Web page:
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The Impact of Altered Realties: Implications of Online Delivery for Learners’ Interactions, Expectations, and Learning Skills
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Reisetter, M., LaPointe, L. & Korcuska, J. (2007). The Impact of Altered Realties: Implications of Online Delivery for Learners’ Interactions, Expectations, and Learning Skills. International Journal on E-Learning, 6(1), 55-80. Chesapeake, VA: AACE.
Retrieved from http://www.editlib.org/p/6237.
International Journal on E-Learning
Volume 6, Issue 1, January 2007
Association for the Advancement of Computing in Education (AACE) Chesapeake, VA
More Information on IJEL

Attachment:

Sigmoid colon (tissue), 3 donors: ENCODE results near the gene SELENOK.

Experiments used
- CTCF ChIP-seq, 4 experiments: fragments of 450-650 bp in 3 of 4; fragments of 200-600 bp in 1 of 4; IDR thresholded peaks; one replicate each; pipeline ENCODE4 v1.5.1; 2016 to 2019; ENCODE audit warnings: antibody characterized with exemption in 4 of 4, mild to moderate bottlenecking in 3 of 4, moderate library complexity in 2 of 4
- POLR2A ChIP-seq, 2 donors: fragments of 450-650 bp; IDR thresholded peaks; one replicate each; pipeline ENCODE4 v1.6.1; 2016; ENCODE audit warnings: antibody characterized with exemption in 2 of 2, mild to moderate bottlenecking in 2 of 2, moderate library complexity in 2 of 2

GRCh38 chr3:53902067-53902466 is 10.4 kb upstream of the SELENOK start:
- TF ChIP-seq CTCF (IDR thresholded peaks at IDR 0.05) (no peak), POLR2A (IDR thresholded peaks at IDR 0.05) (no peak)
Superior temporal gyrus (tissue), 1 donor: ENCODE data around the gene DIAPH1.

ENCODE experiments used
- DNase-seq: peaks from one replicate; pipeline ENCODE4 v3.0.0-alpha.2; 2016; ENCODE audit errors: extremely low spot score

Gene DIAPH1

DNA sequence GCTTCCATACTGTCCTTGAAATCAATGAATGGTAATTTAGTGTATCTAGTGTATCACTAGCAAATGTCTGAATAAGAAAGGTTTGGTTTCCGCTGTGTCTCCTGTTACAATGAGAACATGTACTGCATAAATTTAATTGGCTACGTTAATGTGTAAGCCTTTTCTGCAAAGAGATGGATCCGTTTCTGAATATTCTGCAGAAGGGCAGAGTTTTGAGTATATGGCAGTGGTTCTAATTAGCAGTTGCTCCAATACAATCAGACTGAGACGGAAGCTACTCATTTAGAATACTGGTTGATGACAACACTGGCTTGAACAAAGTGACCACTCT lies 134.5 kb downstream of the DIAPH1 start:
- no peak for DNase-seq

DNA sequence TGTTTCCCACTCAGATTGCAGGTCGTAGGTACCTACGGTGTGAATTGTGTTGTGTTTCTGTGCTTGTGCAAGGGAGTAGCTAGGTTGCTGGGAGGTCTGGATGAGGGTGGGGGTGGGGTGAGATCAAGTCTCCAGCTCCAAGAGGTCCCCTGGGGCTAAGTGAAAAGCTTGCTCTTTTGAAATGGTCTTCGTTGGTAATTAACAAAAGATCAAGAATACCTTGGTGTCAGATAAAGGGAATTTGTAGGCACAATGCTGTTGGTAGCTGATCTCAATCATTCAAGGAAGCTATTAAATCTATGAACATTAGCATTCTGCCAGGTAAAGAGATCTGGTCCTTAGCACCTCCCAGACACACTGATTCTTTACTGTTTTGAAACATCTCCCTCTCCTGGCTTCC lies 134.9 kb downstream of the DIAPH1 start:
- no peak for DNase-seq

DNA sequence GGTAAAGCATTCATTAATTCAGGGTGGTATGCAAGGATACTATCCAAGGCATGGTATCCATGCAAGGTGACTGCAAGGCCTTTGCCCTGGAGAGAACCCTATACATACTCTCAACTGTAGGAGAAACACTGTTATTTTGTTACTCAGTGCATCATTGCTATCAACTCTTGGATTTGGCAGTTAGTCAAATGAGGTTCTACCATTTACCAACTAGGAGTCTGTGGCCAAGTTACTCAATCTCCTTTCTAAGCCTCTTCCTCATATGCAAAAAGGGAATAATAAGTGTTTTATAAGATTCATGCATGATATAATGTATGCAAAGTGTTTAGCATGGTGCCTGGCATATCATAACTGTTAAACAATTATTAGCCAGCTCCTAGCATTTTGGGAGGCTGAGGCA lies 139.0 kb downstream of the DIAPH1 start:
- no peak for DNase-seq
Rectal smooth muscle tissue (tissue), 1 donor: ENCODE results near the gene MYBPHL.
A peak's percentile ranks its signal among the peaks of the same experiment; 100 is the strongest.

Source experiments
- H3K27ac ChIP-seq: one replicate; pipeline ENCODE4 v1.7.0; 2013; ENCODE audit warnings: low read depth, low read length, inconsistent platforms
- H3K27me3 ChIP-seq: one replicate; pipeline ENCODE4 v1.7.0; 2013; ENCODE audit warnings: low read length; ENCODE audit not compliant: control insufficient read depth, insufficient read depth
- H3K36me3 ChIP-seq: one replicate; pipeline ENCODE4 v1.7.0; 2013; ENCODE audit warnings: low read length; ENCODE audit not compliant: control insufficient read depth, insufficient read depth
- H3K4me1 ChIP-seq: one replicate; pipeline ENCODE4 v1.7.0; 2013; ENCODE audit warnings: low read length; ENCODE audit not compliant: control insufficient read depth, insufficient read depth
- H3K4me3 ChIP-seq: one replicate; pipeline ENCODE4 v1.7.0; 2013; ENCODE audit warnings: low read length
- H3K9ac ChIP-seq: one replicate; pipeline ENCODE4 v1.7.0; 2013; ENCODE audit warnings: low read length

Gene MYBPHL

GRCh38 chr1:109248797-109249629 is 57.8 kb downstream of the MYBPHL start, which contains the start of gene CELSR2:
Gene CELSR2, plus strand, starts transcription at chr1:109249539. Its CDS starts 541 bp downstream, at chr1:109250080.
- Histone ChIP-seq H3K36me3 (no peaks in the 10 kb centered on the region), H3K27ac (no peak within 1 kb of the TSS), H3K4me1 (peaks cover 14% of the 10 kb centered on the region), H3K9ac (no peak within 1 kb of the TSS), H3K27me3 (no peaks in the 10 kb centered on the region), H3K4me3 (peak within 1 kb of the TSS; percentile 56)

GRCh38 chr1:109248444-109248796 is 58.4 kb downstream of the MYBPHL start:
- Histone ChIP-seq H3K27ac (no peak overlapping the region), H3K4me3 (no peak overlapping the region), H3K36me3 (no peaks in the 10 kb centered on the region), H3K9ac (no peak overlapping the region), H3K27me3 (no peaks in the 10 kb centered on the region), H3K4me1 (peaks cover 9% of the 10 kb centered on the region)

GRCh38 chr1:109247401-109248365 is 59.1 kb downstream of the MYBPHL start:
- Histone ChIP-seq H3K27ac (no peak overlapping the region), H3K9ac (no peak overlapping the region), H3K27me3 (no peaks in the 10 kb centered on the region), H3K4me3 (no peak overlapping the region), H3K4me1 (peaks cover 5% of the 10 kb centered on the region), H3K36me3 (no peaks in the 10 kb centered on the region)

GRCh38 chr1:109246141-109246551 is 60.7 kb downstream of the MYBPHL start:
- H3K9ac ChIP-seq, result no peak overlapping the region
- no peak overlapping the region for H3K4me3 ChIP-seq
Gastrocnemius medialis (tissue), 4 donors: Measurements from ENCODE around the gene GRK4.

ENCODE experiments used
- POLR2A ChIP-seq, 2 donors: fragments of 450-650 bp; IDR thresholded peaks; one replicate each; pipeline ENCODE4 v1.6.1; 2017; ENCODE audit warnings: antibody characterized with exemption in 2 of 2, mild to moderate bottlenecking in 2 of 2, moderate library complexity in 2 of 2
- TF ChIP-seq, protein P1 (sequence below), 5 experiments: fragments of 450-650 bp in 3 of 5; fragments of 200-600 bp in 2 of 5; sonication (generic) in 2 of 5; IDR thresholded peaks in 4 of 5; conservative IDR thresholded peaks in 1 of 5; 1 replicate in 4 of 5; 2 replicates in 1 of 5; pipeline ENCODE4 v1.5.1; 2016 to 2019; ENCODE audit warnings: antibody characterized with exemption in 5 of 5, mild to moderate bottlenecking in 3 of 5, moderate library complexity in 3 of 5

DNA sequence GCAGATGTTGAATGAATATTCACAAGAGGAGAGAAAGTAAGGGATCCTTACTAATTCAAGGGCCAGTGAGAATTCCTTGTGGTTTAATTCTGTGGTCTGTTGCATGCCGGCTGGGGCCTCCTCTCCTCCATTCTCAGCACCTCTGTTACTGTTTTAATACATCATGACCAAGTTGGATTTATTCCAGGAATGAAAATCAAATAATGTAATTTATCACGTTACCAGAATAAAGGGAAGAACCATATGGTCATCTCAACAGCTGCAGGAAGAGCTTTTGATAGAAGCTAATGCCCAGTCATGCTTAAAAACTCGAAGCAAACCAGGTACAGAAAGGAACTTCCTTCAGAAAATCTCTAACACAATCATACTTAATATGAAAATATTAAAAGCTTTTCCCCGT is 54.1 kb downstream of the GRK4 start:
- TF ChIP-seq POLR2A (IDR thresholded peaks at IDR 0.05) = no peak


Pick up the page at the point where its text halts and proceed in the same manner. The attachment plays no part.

Although research consistently demonstrates that students learn content in online classes as well as their campus based counterparts and are equally satisfied with the quality of their learning, more information is needed that describes how the learning experiences themselves may vary. A traditional group of students was compared with an online group taking the same graduate class in research methods using the same materials and with the same instructor. Data representing learning outcomes, attitudes toward coursework, and beliefs about the nature of their experiences were gathered and compared. Both groups scored equally on the pre and postquantitative measures of learning outcomes and satisfaction, but described decidedly different learning experiences. They valued different kinds of interactions, held different expectations for the courses, and described development of contrasting learning skills and strategies that led toward success in the course. Online learning was revealed as a distinctly different experience than face-to-face learning, offering insight into better understanding the nature of the experience of online learning and suggesting that online course designers focus their attention on particular elements that support the unique experiences of student who select this delivery mode.
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